Lifestyle

Faith fuels 107-year-old traveling evangelist

Otis G. Clark marks his 107th birthday Feb. 13. A celebration will be 11 a.m. Feb. 28 at the Life Enrichment Evangelistic Epicenter service at the Federal Way Community Center, 876 333rd St. - Andy Hobbs/The Mirror
Otis G. Clark marks his 107th birthday Feb. 13. A celebration will be 11 a.m. Feb. 28 at the Life Enrichment Evangelistic Epicenter service at the Federal Way Community Center, 876 333rd St.
— image credit: Andy Hobbs/The Mirror

A few days before his 107th birthday, Otis Clark went to the salon for a manicure.

But Clark, a traveling evangelist, maintains more than just shiny fingernails. At the root of his longevity is clean living supplemented by a daily dose of Vitamin Church.

Each day, he walks without a cane and savors long soaks in the bathtub. Each day, he rests well and eats in moderation, avoiding sugar while sometimes indulging in a T-bone steak. According to his family, Clark takes no medications and has all his teeth except one, which he claimed was accidentally pulled by a dentist.

At 107, he still prays on his knees and reads the Bible every day, often for several hours.

“It makes your health better,” he said.

Clark’s ministries involve a lot of traveling. Last year’s journeys included New York, Florida and Canada. He took his first mission trip to Africa at age 103, and a second trip at age 104.

“It keeps you busy,” he said. “You don’t lose too much time when you’re working for God.”

Clark was born Feb. 13, 1903, in pre-statehood Oklahoma. A pivotal moment in his life was a conversion to Christianity at age 25 — while jailed in Los Angeles for selling bootleg whiskey during the Prohibition era. He had left Oklahoma after enduring the 1921 race riot in Tulsa, considered the worst race riot in U.S. history. The riot resulted in nearly $21 million worth of damage in today’s money. An estimated death toll ranges from 39 to 3,000 depending on whose report you read.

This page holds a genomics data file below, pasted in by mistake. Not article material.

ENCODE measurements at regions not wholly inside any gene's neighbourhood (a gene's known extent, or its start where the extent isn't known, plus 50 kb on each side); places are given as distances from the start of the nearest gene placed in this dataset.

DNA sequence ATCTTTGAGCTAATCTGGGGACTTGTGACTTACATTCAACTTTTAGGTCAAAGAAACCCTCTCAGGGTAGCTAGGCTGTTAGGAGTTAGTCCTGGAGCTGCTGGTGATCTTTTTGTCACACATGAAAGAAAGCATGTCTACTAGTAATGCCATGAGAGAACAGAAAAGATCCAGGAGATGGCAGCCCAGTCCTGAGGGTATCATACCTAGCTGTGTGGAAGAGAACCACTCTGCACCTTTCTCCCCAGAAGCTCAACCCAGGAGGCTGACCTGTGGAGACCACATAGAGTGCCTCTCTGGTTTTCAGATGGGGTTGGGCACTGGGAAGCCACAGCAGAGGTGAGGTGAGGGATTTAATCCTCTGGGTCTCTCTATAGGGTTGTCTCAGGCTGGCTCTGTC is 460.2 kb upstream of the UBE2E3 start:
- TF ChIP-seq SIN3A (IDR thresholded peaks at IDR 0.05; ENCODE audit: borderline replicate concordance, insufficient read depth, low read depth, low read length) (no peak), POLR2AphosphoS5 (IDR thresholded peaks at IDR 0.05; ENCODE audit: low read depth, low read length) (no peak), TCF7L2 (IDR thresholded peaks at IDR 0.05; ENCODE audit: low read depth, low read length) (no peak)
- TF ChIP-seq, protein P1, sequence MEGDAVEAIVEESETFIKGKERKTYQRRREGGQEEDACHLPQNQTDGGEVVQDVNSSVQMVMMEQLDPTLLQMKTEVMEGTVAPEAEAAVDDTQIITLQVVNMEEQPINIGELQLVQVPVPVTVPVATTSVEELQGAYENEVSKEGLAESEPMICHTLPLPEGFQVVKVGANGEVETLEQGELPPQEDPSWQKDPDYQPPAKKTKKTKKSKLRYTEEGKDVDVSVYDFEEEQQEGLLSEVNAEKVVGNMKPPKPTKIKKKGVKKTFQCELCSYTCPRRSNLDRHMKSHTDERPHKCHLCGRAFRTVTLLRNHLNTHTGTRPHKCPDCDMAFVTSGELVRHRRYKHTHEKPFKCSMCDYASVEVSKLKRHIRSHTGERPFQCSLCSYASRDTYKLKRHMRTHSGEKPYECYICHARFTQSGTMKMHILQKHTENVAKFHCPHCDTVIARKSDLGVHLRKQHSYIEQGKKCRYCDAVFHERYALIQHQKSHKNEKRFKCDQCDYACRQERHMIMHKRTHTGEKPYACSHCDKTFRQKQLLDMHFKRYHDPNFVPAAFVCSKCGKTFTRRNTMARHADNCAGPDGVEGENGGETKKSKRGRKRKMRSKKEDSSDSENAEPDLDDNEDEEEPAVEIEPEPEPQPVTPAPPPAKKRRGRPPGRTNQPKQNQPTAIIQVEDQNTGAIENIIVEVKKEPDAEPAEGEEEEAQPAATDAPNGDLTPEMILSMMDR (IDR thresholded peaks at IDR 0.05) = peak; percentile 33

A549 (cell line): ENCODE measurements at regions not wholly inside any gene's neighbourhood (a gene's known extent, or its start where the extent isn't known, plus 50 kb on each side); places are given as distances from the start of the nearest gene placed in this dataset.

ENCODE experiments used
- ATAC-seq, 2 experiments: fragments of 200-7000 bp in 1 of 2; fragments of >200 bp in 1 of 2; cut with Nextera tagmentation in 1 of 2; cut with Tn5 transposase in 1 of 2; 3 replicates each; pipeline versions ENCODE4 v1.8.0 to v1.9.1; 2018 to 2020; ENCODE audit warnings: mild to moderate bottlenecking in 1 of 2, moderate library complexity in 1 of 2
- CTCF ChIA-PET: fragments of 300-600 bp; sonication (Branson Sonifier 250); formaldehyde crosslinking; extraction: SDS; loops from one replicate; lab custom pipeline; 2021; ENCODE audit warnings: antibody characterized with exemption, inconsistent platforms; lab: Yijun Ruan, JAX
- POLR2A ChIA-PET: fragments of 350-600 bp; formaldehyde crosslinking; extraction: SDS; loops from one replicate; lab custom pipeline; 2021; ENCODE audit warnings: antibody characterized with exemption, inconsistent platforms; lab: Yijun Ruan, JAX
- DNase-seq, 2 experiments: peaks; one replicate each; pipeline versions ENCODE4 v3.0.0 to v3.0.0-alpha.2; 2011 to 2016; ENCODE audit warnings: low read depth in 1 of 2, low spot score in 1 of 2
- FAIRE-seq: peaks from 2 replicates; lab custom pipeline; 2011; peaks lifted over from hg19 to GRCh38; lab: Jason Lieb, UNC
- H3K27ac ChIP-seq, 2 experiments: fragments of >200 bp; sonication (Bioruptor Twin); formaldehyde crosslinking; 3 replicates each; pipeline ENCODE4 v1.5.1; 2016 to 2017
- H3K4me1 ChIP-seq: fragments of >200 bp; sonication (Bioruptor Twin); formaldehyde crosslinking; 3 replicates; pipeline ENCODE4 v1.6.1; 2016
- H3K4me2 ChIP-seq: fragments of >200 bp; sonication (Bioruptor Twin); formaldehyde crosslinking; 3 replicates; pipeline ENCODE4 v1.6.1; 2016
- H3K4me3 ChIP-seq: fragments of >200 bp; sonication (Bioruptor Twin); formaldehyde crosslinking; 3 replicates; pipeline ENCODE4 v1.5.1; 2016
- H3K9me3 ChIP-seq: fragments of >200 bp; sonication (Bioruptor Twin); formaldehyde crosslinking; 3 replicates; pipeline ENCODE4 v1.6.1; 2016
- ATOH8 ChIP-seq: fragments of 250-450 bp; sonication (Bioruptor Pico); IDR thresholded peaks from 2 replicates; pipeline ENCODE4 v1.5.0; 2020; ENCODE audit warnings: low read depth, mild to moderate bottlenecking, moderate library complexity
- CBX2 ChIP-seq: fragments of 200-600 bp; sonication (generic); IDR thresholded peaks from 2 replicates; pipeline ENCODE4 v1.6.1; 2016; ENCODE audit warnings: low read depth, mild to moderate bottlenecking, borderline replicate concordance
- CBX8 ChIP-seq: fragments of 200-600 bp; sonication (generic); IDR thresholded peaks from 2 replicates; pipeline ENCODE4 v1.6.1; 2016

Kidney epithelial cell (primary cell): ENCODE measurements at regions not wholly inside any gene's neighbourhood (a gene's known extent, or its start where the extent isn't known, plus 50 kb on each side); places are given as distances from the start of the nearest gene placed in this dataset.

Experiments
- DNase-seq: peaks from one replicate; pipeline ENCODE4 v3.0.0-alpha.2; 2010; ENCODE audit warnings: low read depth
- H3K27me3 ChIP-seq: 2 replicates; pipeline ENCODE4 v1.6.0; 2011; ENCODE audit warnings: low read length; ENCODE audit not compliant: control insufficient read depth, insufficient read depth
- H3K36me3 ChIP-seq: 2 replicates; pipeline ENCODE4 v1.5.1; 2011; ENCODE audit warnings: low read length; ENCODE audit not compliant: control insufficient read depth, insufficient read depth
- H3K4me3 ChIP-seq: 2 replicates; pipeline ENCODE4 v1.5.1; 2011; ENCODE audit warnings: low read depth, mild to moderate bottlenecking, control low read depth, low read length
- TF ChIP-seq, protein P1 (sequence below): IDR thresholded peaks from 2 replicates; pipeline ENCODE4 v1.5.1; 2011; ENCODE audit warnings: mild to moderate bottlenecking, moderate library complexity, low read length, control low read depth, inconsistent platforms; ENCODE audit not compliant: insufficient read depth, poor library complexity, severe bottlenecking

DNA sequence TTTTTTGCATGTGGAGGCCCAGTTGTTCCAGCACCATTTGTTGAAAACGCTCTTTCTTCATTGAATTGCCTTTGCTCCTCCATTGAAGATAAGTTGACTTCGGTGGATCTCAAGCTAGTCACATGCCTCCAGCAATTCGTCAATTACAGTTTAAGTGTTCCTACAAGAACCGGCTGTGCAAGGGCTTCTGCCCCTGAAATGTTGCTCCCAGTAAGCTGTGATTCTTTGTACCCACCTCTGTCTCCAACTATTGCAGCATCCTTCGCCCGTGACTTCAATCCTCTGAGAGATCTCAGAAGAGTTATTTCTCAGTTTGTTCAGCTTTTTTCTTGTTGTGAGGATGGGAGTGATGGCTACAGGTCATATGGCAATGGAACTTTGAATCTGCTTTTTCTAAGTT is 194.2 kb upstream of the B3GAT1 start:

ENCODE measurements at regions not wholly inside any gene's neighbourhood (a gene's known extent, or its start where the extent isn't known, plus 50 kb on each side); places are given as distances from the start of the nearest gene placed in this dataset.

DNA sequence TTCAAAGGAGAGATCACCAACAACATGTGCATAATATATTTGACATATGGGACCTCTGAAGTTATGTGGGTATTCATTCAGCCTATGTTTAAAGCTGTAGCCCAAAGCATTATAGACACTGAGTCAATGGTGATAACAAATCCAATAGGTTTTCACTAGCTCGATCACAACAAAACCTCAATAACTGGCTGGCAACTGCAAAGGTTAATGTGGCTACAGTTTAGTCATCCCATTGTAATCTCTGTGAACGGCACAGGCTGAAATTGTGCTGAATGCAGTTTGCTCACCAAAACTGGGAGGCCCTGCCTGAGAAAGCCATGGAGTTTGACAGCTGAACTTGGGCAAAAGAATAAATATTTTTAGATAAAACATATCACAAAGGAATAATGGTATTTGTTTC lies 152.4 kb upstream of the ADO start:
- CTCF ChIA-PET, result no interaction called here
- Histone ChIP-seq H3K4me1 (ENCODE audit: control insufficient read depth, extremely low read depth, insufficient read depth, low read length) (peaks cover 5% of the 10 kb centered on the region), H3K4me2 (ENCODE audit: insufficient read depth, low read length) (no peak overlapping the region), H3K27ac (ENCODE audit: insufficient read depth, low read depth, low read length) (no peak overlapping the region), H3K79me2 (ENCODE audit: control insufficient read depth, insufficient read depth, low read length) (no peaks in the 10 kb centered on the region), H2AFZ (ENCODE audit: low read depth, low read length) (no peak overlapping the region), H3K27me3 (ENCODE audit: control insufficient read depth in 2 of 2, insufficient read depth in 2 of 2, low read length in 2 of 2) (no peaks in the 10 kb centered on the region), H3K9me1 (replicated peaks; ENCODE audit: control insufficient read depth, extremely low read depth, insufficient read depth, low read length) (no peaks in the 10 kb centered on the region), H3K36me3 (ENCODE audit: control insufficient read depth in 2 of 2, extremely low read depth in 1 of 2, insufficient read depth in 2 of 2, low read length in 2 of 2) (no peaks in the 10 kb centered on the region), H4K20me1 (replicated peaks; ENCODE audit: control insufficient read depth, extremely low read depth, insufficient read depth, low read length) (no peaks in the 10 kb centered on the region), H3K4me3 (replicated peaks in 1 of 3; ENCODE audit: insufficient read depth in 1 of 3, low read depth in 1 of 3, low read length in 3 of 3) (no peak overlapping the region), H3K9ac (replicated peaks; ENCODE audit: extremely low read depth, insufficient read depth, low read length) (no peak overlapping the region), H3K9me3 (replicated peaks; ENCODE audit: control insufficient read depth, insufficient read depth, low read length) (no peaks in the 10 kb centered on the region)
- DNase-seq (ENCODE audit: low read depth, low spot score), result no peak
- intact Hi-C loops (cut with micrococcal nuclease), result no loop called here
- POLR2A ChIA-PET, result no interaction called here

While in Los Angeles, Clark was heavily involved in the Azusa Street Mission and the first Pentecostal church in America. He was later given power of attorney to the Azusa mission. He also worked for movie stars Clark Gable, Joan Crawford and Charlie Chaplin. Clark and his wife once lived in Joan Crawford’s home; he was the butler and she was the cook.

Along with daughter Dr. Gwyneth Williams and granddaughter Star Williams, Clark came to the Federal Way area from Oklahoma almost two years ago in order to spread the gospel. It was a calling the family answered together. They lead the Life Enrichment Evangelistic Epicenter service each Sunday at the Federal Way Community Center.

“He goes with the flow of things,” Williams said of her father’s stress-free living that revolves around their ministry. “We both have the same calling.”

Learn more

• To learn more about Otis Clark, visit www.lifeenrichmentinc.com.

• Clark will be featured in the March 8 issue of Time magazine.

• Life Enrichment Evangelistic Epicenter service begins at 11 a.m. Sunday at the Federal Way Community Center, 876 S. 333rd St. A birthday celebration for Bishop Clark will be held 11 a.m. to 1 p.m. Sunday, Feb. 28.

Our Mobile Apps

Community Events, April 2014

Add an Event
We encourage an open exchange of ideas on this story's topic, but we ask you to follow our guidelines for respecting community standards. Personal attacks, inappropriate language, and off-topic comments may be removed, and comment privileges revoked, per our Terms of Use. Please see our FAQ if you have questions or concerns about using Facebook to comment.
blog comments powered by Disqus

Read the latest Green Edition

Browse the print edition page by page, including stories and ads.

Apr 11 edition online now. Browse the archives.